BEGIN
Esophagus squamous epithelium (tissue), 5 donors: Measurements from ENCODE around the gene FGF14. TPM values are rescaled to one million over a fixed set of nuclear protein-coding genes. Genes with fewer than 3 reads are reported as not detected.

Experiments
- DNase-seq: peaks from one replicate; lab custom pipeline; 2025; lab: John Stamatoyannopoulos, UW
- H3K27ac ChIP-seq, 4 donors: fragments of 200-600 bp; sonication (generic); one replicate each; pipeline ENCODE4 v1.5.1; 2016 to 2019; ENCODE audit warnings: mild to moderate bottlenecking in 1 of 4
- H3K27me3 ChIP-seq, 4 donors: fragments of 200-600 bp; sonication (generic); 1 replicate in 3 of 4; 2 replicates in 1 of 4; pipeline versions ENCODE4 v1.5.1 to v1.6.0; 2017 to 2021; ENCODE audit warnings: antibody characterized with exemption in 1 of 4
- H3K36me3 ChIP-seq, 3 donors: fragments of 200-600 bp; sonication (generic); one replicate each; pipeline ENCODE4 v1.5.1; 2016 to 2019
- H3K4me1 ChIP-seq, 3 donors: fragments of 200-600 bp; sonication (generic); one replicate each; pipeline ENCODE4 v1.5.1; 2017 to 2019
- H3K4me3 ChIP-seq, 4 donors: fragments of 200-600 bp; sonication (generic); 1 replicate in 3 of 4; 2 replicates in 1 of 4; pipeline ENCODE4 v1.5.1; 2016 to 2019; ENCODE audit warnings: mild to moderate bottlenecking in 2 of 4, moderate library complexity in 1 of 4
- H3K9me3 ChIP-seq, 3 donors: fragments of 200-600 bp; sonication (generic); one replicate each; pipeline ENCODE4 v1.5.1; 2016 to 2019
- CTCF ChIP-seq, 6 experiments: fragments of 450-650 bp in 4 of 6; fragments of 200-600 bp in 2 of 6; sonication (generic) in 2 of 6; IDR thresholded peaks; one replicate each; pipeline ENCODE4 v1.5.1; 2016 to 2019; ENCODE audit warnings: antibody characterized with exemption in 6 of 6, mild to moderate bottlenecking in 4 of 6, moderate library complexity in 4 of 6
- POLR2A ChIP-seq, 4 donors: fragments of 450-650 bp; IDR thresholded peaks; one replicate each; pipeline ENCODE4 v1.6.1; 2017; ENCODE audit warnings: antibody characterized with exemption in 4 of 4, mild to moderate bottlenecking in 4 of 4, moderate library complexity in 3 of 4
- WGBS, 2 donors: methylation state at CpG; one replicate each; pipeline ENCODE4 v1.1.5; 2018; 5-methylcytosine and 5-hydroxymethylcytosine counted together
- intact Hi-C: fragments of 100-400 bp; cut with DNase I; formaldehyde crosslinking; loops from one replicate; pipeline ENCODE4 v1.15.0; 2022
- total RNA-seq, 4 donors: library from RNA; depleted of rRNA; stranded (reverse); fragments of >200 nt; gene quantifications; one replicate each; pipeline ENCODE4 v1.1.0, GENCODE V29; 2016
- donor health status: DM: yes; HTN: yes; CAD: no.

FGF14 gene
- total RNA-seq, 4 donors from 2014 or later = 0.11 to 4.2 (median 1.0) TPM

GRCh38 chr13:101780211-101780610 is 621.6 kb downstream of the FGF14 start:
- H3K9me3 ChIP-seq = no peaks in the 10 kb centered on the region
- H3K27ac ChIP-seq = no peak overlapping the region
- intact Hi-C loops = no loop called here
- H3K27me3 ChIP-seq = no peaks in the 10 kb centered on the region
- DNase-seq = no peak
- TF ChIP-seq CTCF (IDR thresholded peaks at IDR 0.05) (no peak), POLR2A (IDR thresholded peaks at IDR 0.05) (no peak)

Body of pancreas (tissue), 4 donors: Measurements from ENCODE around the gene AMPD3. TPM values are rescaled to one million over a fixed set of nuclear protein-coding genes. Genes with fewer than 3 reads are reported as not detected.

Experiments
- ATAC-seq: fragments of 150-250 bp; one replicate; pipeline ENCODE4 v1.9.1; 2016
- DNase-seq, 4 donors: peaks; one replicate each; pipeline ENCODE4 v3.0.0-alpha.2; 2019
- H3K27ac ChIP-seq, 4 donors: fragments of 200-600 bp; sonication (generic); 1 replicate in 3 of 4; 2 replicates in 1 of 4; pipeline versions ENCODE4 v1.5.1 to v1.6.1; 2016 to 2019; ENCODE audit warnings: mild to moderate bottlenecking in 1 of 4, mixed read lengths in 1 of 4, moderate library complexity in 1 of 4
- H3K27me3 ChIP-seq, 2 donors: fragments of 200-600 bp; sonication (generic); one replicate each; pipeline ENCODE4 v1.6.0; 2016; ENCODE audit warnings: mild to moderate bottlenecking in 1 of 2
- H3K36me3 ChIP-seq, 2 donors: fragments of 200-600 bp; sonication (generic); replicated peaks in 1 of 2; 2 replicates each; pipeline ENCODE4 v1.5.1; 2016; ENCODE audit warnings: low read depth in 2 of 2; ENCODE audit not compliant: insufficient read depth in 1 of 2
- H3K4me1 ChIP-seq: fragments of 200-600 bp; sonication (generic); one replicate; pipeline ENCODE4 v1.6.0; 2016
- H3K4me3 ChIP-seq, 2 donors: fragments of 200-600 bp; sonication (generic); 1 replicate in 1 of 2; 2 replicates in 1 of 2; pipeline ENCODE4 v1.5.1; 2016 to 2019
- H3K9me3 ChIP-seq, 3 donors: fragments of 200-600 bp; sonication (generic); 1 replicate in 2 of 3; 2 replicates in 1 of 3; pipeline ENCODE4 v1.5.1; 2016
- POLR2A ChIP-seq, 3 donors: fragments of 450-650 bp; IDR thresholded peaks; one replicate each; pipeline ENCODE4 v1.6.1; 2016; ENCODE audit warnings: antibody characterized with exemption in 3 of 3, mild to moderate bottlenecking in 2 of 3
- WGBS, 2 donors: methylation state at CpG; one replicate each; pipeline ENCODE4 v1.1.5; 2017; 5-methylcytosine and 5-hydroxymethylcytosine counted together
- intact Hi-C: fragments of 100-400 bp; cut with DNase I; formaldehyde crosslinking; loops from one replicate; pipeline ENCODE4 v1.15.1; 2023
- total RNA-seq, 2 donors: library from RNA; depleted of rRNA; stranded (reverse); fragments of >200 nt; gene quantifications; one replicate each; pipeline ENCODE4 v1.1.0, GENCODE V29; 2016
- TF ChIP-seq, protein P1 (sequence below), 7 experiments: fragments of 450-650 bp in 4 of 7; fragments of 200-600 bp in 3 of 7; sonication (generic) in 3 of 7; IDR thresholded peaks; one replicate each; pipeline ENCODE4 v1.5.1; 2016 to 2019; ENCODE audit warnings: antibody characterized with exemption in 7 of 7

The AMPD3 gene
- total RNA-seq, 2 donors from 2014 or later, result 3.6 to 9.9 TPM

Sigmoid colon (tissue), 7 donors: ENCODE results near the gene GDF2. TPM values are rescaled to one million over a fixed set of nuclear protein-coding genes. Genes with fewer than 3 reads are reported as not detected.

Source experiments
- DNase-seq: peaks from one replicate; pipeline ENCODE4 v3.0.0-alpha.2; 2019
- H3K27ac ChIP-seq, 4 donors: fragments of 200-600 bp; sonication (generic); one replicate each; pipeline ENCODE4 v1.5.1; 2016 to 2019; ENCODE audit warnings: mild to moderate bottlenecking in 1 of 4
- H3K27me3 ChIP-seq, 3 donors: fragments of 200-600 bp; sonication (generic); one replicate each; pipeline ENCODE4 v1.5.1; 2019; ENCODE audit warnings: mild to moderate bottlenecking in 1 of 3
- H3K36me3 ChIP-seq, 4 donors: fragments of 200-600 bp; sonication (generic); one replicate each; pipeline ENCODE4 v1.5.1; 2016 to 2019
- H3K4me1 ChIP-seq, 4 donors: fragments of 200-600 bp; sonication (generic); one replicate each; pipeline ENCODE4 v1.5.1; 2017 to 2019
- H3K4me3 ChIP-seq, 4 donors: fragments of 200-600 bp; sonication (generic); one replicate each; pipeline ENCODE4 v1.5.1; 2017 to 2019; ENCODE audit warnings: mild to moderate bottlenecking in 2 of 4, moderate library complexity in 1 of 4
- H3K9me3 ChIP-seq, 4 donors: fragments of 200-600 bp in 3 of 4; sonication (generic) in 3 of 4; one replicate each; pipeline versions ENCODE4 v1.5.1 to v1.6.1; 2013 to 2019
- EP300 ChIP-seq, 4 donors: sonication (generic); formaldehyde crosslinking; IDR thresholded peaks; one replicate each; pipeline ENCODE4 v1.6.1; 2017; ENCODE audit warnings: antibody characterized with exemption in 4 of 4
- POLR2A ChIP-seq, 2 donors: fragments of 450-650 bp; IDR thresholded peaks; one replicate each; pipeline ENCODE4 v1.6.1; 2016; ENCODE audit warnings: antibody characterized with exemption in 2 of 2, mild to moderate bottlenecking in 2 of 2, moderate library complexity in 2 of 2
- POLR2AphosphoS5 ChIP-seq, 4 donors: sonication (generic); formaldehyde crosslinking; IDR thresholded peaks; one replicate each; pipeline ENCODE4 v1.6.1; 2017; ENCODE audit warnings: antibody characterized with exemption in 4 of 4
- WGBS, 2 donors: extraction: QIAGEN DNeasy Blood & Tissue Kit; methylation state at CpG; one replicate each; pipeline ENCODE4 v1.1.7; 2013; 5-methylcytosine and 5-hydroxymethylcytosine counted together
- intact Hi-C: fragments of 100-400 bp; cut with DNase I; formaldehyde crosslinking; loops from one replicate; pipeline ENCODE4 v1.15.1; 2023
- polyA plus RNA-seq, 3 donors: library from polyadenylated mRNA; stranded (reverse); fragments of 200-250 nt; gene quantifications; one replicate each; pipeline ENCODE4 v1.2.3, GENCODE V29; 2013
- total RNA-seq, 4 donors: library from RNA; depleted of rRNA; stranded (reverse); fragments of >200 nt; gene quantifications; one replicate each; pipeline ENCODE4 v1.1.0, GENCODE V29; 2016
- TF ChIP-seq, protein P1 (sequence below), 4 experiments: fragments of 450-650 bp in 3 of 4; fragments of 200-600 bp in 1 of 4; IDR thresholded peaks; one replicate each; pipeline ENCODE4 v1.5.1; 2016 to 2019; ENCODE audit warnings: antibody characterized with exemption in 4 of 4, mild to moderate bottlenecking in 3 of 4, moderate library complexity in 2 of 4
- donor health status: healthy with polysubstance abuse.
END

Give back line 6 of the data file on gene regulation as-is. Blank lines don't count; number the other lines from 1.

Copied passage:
- H3K36me3 ChIP-seq, 3 donors: fragments of 200-600 bp; sonication (generic); one replicate each; pipeline ENCODE4 v1.5.1; 2016 to 2019